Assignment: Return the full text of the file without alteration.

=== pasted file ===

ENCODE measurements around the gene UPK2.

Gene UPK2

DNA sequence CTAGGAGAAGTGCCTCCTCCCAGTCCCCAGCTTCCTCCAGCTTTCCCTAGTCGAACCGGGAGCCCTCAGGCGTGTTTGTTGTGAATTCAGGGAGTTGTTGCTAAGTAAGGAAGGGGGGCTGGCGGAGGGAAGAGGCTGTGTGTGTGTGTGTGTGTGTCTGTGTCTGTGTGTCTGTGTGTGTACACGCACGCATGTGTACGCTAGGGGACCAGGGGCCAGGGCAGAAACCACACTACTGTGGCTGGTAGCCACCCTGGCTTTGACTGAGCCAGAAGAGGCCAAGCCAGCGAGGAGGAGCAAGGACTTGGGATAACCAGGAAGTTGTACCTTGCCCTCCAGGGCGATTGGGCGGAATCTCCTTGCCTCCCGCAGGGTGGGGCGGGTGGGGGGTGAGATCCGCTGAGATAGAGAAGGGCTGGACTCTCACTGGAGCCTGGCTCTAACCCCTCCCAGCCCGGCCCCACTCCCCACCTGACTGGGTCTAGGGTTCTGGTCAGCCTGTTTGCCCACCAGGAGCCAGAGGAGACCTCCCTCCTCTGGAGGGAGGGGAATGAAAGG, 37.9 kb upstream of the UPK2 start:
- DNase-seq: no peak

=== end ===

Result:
ENCODE measurements around the gene UPK2.

Gene UPK2

DNA sequence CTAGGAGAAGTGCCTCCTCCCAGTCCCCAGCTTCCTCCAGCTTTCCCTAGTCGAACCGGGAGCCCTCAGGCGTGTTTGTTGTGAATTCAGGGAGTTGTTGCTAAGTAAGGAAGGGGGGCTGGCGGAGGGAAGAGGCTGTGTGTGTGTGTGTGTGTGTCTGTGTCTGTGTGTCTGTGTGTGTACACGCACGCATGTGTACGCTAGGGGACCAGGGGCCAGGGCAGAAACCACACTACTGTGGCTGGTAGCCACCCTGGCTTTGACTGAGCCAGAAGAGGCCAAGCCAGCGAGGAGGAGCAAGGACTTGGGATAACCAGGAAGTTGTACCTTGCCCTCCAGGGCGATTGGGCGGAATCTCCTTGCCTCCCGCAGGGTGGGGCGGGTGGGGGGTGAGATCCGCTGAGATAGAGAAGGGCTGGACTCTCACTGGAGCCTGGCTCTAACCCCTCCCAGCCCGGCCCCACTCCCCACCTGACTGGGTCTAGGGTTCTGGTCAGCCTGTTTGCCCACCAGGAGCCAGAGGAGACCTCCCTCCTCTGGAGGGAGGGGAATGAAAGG, 37.9 kb upstream of the UPK2 start:
- DNase-seq: no peak